I'll spare you the mind-numbingly boring details of the forms J and P had to fill out, the interviews they had to undergo, the fees they had to pay and the nail-biting anxiety as they waited and waited and waited. My friend and her intended daughter's guardians exchanged photos and letters. J waited some more. After a few teases, she was finally able to email me and triumphantly announce, "We have a date for the adoption!" Excitedly, she made plans to fly from Toronto to Beijing, spend a couple of days there, then go on to Taiyuan. I met up with J there, arriving a mere half-hour after she did on Sunday, March 11.

J's guide met us at the airport and drove us to the hotel. She and I had the day to ourselves to unpack and catch up. I was constantly doing double takes, trying to wrap my head around the fact that she, my friend from Toronto, and I were both in Taiyuan, China. Bizarre!

When the next day came, I felt the full weight of its importance. This was to be the first time that J and G would meet face-to-face. The guide came in the morning to take us the government building. J was the model of composure. I don't know how she did it. We were escorted upstairs to the adoption office. Surprisingly, there were three other Western families meeting their adopted children as well. I think their presence, plus the paperwork, provided distractions for J, while I was busy photographing and videoing the momentous occasion. To be honest, the actual meeting felt a little anti-climactic, but that was probably just as well. I think if we’d been more aware of its history in-the-making nature, the first time together might've been completely overwhelming.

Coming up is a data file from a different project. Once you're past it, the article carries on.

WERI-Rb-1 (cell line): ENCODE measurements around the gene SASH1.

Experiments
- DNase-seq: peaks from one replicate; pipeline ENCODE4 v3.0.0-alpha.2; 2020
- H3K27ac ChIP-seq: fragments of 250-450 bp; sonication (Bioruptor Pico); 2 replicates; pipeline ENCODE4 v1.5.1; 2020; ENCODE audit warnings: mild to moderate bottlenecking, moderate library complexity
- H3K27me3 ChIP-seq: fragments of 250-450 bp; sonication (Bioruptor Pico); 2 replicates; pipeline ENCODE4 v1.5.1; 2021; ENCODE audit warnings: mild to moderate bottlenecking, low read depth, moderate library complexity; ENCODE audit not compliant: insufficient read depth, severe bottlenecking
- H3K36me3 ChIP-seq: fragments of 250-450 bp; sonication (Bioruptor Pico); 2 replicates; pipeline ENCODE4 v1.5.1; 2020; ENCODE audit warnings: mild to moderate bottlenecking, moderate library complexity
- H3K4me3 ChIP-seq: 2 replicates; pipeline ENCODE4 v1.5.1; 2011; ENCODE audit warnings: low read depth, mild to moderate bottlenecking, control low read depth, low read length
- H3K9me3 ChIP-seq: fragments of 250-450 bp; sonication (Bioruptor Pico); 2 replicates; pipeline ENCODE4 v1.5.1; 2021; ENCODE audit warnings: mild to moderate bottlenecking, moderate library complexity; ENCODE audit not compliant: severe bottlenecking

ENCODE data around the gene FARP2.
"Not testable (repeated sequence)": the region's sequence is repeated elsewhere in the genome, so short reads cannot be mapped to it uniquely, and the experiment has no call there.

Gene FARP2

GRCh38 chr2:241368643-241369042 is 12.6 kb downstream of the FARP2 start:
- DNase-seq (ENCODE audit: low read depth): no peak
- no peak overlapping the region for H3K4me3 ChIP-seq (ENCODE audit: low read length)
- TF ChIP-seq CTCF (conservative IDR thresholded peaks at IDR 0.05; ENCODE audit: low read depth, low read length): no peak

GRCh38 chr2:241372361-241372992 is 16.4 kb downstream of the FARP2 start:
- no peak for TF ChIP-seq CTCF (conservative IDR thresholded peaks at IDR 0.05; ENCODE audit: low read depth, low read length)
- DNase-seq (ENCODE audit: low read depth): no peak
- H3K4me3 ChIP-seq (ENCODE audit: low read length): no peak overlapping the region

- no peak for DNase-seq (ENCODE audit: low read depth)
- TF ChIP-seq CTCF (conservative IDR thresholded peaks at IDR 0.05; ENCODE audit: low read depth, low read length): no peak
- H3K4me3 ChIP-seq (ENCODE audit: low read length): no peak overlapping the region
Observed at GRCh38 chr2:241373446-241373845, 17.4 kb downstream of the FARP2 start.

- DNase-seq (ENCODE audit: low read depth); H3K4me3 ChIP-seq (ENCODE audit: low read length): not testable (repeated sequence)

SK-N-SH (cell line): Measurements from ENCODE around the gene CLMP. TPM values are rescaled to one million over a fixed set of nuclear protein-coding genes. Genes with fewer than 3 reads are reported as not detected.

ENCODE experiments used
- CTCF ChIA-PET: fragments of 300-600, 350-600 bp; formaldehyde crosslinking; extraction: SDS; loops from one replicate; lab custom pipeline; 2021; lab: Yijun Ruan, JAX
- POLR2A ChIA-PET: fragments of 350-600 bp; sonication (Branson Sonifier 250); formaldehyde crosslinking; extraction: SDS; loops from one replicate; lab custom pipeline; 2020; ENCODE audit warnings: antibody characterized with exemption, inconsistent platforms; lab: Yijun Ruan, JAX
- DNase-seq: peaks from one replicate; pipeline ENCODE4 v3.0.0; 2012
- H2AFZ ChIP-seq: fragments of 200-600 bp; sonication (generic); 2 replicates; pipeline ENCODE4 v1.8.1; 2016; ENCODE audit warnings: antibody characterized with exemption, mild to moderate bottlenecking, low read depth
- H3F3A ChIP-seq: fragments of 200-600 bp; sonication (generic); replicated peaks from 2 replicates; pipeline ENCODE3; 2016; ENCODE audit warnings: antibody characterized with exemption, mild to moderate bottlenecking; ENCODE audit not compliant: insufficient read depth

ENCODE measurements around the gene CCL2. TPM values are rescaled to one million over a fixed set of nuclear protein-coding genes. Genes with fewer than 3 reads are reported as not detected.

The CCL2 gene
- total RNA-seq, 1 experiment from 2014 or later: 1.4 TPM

After signing many documents and having official pictures taken, J was able to leave the government building with G in tow. The two of them were meant to spend the next 24 hours together. They needed to start the bonding process and get to know each other. This time also provided a cooling-off period. There had been instances where parents-to-be experienced "buyers' remorse" or the adopted child was not exactly as billed in terms of behavior or health issues. The three of us went back to the hotel. J and G watched G's Pleasant Goat cartoon DVDs and played tea party. Later, we all walked to Pizza Hut for dinner. There were some tears, naturally, but all in all, the day went surprisingly smoothly.